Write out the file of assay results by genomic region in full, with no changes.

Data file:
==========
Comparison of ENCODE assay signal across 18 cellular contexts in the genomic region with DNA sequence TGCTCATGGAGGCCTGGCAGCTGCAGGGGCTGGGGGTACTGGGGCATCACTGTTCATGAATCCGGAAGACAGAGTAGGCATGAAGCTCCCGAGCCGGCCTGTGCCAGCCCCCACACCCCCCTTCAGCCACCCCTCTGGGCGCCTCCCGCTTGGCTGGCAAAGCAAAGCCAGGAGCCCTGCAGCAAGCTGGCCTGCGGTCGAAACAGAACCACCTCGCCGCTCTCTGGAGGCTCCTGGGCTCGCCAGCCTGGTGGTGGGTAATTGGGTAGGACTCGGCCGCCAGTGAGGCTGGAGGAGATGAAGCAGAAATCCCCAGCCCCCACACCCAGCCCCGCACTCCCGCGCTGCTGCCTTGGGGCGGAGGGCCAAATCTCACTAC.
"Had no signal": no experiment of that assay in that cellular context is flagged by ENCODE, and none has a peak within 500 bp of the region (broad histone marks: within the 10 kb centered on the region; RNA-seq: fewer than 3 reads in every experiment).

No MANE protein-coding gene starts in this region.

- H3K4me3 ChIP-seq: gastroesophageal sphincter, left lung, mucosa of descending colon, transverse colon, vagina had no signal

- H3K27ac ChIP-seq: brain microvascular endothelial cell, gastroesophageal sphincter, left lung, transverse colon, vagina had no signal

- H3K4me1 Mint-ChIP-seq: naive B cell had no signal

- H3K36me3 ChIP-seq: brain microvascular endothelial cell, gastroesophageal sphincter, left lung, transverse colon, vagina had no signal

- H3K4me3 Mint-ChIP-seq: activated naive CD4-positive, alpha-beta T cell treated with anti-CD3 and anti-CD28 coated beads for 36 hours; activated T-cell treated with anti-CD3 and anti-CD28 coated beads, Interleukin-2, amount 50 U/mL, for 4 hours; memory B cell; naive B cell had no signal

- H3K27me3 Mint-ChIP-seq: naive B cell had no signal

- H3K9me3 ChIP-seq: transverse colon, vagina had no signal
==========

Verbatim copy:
Comparison of ENCODE assay signal across 18 cellular contexts in the genomic region with DNA sequence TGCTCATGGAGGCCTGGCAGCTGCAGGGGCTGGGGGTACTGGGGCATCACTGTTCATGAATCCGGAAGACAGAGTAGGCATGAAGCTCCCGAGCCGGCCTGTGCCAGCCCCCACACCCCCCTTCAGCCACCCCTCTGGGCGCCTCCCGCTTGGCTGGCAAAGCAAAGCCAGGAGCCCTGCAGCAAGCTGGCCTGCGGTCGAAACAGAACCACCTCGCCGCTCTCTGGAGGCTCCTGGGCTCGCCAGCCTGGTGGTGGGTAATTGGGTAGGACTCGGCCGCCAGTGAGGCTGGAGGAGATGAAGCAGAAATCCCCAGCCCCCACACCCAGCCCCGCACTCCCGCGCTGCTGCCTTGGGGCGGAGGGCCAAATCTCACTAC.
"Had no signal": no experiment of that assay in that cellular context is flagged by ENCODE, and none has a peak within 500 bp of the region (broad histone marks: within the 10 kb centered on the region; RNA-seq: fewer than 3 reads in every experiment).

No MANE protein-coding gene starts in this region.

- H3K4me3 ChIP-seq: gastroesophageal sphincter, left lung, mucosa of descending colon, transverse colon, vagina had no signal

- H3K27ac ChIP-seq: brain microvascular endothelial cell, gastroesophageal sphincter, left lung, transverse colon, vagina had no signal

- H3K4me1 Mint-ChIP-seq: naive B cell had no signal

- H3K36me3 ChIP-seq: brain microvascular endothelial cell, gastroesophageal sphincter, left lung, transverse colon, vagina had no signal

- H3K4me3 Mint-ChIP-seq: activated naive CD4-positive, alpha-beta T cell treated with anti-CD3 and anti-CD28 coated beads for 36 hours; activated T-cell treated with anti-CD3 and anti-CD28 coated beads, Interleukin-2, amount 50 U/mL, for 4 hours; memory B cell; naive B cell had no signal

- H3K27me3 Mint-ChIP-seq: naive B cell had no signal

- H3K9me3 ChIP-seq: transverse colon, vagina had no signal